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Favorite thing: The former president Niyazov edited the Ruhnama, book of the soul. This book sets out Niyazovs version of Turkmen history, culture and spirituality. The book was published in 2001, volume II in 2004.
The Ruhnama, telling about traditional Turkmen values, is compulsory to read by all Turkmen citizens from young to old. Even in the huge Kipchak mosque (picture 3&4), opened by Niyazov in 2004, you will find texts from the Ruhnama in its interior.
During our homestay in the desert village Kekirdek we had a traditional welcome ceremony. Two daughters of the family recited texts from the Ruhnama, holding the book in their hands (picture 1&2, see also the video).
Updated Sep 21, 2008
Favorite thing: In former years you could change you money at the black market or at the bank with huge differences in the rates. It was not easy to change money at the bank, I heard. They were hardly open and your rate was really bad. So the only option was the black market with good rates. How easy it was to find someone I don't know.
Now the system has changed. In Ashgabat are kiosks at several places in the citycentre where you can change money for a fixed rate. This rate is somewhere between the old bankrate and black market.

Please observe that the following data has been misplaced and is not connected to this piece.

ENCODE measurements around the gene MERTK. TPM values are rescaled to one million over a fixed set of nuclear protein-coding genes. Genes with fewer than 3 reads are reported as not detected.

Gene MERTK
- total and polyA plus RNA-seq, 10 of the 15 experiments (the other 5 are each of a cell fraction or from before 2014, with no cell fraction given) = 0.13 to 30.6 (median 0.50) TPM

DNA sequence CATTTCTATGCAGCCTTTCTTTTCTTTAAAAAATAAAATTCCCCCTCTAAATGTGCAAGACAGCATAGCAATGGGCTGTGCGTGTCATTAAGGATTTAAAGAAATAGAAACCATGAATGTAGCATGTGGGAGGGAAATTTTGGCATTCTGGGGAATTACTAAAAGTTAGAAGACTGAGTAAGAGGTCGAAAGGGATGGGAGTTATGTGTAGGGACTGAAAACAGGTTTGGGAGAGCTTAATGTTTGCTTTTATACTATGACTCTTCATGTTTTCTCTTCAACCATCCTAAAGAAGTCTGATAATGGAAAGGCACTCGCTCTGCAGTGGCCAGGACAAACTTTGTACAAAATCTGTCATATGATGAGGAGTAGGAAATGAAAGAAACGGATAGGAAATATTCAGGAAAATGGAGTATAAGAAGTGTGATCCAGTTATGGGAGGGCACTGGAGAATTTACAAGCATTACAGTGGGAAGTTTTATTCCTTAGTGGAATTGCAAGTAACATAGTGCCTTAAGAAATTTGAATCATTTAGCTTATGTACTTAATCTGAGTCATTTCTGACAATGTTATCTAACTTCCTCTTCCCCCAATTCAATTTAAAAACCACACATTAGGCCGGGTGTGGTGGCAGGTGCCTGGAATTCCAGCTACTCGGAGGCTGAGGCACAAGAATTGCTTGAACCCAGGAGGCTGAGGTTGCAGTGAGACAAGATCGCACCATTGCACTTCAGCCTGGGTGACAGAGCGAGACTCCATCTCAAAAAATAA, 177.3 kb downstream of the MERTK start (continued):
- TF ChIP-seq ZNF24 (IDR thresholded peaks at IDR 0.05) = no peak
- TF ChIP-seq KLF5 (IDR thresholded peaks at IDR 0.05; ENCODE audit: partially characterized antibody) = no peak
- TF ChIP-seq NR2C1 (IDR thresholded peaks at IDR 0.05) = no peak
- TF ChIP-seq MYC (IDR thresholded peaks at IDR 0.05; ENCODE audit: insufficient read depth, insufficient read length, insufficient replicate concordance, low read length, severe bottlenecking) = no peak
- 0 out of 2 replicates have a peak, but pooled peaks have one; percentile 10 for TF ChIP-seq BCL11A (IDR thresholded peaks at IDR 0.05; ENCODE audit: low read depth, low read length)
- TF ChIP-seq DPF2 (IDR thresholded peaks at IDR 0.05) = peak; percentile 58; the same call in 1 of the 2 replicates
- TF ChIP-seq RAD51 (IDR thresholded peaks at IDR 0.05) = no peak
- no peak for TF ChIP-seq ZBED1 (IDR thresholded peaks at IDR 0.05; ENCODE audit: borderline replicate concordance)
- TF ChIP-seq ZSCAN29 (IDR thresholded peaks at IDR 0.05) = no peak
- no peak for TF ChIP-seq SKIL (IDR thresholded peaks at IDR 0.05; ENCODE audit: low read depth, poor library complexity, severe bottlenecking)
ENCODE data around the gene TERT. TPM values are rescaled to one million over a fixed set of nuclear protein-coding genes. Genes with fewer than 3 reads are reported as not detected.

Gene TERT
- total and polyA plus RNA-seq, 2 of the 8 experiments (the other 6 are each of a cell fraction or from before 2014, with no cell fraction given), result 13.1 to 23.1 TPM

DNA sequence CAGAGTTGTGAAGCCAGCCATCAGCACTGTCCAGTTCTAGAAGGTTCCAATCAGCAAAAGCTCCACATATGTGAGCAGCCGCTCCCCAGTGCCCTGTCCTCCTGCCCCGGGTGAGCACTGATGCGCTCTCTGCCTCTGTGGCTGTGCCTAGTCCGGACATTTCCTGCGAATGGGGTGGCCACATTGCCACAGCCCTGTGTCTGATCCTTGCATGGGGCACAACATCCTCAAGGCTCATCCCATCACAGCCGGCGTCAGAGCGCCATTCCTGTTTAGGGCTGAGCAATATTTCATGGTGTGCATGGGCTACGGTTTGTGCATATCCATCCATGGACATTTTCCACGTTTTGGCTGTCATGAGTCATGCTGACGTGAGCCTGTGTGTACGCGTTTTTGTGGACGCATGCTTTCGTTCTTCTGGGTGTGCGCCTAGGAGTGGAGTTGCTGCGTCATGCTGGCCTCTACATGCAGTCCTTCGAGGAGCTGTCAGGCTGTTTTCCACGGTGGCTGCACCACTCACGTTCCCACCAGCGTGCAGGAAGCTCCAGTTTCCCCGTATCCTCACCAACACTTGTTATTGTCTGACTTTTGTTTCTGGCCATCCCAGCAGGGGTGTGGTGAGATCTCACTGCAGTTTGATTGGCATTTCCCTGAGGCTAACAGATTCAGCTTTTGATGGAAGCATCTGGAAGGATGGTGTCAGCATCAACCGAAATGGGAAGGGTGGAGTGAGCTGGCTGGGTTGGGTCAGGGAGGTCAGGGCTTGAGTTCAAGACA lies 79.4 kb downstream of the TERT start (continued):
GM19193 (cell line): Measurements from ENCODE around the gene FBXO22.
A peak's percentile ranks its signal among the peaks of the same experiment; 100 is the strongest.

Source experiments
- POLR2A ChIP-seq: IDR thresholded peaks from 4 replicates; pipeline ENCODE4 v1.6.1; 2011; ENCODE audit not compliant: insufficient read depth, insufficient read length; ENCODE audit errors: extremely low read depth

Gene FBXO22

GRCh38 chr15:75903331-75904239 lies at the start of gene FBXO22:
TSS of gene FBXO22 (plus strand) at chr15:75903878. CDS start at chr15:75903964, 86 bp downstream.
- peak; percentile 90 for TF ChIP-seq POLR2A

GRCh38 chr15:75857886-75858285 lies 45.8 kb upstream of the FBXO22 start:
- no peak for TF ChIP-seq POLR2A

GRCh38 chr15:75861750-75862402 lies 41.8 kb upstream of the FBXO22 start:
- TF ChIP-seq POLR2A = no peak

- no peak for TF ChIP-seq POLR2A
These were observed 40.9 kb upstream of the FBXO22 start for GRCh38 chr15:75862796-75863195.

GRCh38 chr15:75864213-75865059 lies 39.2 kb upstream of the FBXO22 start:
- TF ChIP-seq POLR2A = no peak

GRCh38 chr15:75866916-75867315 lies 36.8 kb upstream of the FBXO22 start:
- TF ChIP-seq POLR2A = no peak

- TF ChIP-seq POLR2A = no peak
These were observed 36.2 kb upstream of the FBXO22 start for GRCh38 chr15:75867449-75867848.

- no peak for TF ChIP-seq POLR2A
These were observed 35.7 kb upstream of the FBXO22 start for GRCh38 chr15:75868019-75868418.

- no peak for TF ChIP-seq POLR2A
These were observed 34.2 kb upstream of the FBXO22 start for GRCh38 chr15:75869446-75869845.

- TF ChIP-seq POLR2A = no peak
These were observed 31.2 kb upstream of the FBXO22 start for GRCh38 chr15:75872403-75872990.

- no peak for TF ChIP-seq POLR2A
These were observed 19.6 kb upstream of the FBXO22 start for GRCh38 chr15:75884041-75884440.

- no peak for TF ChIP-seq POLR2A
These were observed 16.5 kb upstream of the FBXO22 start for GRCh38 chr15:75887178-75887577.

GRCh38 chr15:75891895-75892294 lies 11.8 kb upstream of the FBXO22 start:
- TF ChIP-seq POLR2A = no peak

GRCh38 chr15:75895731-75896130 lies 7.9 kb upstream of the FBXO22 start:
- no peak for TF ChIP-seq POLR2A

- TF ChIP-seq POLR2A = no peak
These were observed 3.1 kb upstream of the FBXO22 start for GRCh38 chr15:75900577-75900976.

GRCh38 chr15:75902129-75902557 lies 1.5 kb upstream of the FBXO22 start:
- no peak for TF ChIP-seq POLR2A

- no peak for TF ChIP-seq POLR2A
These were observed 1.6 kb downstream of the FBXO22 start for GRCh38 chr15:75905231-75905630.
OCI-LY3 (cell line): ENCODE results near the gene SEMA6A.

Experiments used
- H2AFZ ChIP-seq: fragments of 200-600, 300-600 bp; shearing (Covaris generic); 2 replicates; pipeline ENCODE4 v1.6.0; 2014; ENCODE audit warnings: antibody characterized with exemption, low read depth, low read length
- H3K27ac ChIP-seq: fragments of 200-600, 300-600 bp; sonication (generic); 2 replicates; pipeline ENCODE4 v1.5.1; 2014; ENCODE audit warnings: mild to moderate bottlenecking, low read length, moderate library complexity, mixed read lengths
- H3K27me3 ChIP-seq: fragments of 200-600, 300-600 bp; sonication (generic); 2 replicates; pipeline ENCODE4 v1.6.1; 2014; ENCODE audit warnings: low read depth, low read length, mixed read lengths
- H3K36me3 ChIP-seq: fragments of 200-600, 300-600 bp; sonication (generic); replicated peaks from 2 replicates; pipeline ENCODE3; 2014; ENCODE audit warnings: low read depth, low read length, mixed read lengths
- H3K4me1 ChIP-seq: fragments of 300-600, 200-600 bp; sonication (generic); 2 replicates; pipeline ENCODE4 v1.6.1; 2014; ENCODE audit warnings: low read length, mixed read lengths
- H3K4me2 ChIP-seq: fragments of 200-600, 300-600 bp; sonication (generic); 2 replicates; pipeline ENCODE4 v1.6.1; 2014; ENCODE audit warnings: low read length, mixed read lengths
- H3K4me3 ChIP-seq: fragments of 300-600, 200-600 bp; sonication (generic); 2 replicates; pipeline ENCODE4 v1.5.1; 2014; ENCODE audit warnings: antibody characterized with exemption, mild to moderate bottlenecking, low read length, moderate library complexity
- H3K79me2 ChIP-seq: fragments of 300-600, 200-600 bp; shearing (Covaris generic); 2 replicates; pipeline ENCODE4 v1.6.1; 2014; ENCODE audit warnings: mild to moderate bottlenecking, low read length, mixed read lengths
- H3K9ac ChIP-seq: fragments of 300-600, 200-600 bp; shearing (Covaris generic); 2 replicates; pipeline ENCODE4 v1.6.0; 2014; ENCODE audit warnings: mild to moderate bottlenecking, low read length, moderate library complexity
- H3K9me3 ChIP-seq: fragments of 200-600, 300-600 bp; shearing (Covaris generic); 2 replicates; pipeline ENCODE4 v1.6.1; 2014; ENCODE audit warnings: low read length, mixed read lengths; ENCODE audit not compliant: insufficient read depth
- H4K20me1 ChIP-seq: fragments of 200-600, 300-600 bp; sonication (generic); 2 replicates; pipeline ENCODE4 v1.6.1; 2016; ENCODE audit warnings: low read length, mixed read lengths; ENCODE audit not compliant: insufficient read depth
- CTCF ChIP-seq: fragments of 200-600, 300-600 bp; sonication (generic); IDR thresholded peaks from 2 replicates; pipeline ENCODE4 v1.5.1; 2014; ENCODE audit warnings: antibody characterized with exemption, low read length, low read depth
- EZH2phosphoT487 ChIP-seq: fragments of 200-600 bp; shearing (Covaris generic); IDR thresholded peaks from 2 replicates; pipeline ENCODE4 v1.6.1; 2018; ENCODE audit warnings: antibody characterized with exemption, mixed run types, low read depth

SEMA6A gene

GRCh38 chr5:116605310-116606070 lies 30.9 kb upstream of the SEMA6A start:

In Ashgabat I know anyway two kiosks. One is at the entrance of the Russian Market and another is in the shoppingcentre opposite the Russian market at the groundfloor. Be prepared to get huge heaps of billets and be almost a 'manat' millionnair during your stay in Turkmenistan.
Written Sep 21, 2008
Favorite thing: Turkmenistan is famous for breeding horses. Experts say "that nowhere in the world man's efforts succeeded in breeding such a beautiful, tireless, intelligent and noble animal as the Akhal Tekin horse."
Since the Parthian times (3d century BC - 3d century AD) horse breeding has been an ancient tradition in Turkmenistan. The Akhalteke horse was developed over more than three thousand years and influenced the development of horse breeding throughout the world. Meanwhile the akhalteke horse has been declared a national treasure in Turkmenistan.
In appearance the akhalteke horse is similar to its descendent, the Persian Arab, though in size it is more comparable to another of its descendants, the English thoroughbred. The akhalteke has a small thin head, long ears and large eyes. It has a short silky mane or no mane at all, and a short tail.
Unfortunatily I didn't see real Akhalteke horses when I visited Turkmenistan. But everywhere in the country I saw images of these famous horses, for example in the hotel lobby in Dashoguz (picture 1) and at top of the glorious monument of the 10th anniversary of independence in Ashgabat (picture 2, 3 & 4). Also at the state seal of Turkmenistan the akhalteke horse is depicted.